Sentimentality is a defect found in the losing side. In football, someone showing loyalty without some kind of reward in the opposite direction is often seen as a lack of ambition; the romantics are admired, the winners remembered. It’s the sad truth of Alan Shearer’s ill-fated attempt to keep Newcastle up. The reason Francesco Totti will end a stunning career with a dozen less trophies (and counting) than Gianluigi Buffon. It’s the battle cry of the Brexiteer-esque, self-styled “Wenger Out Brigade”, after each season’s crushing and customary Stoke City away day defeat.
So when Mario Götze’s proposed move to Liverpool hit newspapers, it seemed like a decent enough plan to revive his career. But did the romance of the idea help to snowball the rumours though?
Wind back a few years, and Götze was the hottest property in German football thanks in part to a certain Jurgen Klopp. A World Cup final-winning goal came, as did Bayern, who Götze opted to join despite an inevitably bitter backlash from Dortmund fans: sentiment, realised Götze, wouldn’t win him European Cups. Pep Guardiola’s Bayern relied on movement forward, from the ball-playing back four (five if you count Neuer) to a front-line always confident on taking men on. And somewhere down the line, Mario didn’t subscribe.
The thought behind the 23-year-old resurrecting form in the Premier League with his former boss is an easy one to see the logic behind. Klopp got the best out of Götze. Klopp is arguably the best man-manager in the league. Götze is a potentially world class talent, Liverpool are strengthening, and a big name signing this summer like him would’ve been a big message across Manchester and beyond.
But primarily, that’s all it would’ve been: a name. A message. Where Götze figures in a Liverpool side that don’t know their strongest line-up right now – does Mario even know his best position? – is unclear. In a way, Suarez spoiled Liverpool fans. Suddenly, a team who’d previously finished 7th were spearheaded by arguably the best striker on the planet. Sturridge, Sterling, Henderson all came into form, and the charge was on. Beautiful football followed, hope in suit, and heartbreak followed after that; but when Suarez eventually departed for an astronomical fee, it was expected that other superstars would step up, and more still would join the club to take the Uruguayan’s mantle: superstars like Götze. Sturridge continues to suffer false starts. Sterling, thought to be the next big thing in English football – note the German parallels, here – moved on acrimoniously and struggled. It was post-Bale Tottenham all over again.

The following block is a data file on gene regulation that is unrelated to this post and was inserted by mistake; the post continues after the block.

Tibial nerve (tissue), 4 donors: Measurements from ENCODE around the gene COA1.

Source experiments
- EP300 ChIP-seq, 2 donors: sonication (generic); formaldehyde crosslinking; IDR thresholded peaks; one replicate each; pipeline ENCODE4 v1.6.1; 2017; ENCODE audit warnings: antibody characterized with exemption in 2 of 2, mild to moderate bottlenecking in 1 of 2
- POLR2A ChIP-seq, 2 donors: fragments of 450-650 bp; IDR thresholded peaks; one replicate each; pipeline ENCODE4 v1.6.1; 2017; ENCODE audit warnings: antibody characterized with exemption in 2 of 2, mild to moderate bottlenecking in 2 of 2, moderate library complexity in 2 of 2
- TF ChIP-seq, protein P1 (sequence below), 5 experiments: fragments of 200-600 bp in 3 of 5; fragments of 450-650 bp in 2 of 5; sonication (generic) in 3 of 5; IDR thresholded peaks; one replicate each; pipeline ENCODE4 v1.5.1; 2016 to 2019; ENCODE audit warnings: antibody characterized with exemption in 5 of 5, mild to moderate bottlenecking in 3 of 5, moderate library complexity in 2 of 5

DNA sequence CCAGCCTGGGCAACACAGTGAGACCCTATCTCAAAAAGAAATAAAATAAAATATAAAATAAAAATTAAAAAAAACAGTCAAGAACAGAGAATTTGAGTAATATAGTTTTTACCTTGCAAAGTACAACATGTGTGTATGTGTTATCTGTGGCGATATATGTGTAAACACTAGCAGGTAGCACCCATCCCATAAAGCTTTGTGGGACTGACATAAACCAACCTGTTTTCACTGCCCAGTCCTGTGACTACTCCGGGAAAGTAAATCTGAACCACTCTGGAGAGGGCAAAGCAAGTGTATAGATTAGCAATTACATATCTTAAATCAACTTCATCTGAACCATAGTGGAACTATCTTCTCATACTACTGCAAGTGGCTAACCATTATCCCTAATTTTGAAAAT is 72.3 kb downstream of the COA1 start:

Any side losing such a mercurial talent takes rebuilding; ask the Southampton players left after every annual pillage. But the Bale lesson is a good one, and arguably more relevant to the Reds. Levy replaced Bale with a cluster of players to improve on the squad, and they didn’t immediately do that, just as Rodgers’ frenzied window shopping didn’t prevent Europa League football and a season-long Sterling strop that doesn’t feel 100% over even now.
Just as Spurs learned the hard way though, Klopp’s great asset is that his players now work for each other. A marquee signing like Götze this soon into the project doesn’t exactly fit in with the philosophy. In a skewed, Tyler the Creator-inspired vision, Klopp’s a leader building a team of overachievers, as Karius, Mané, Wijnaldum and Matip all prove. Klopp is bringing in players who want to prove themselves on bigger stages, not players who have dropped down from bigger ones. A mixed second half in the season resulted in a never-say-die attitude in Europe, something that looked unthinkable under Brendan, and it seemed from the outside like personalities were taking a backseat in favour of grinding out results on the pitch. Klopp is Pochettino-esque in his the pressing game, the raising of fitness levels, the fact that this Liverpool team all want to play for each: that’s what Klopp’s all about, not luring big players with his name, like Mourinho. And actually, that’s what Liverpool as a club are all about. They band together and have each other’s backs in times both good and bad, from the 80s through to the most recent Champions League triumph. This is a club that prides itself on their fierce loyalty and togetherness, so for the manager to reflect that philosophy on the pitch makes sense.
It’s not that Götze wouldn’t improve Liverpool, discover his former self or be the focal point in this side. He’s a potentially majestic footballer who’s had a hard couple of years. But the fact that Liverpool didn’t get him, for better or for worse, represents a new chapter. This is a Liverpool side which relies on the working of an engine, the combined efforts of twelve – counting the Kop – rather than the sublime moments of the few. The lasting legacy of Leicester City after all, is that teams win you things, not massive signings. And there’s something a whole lot more romantic about that.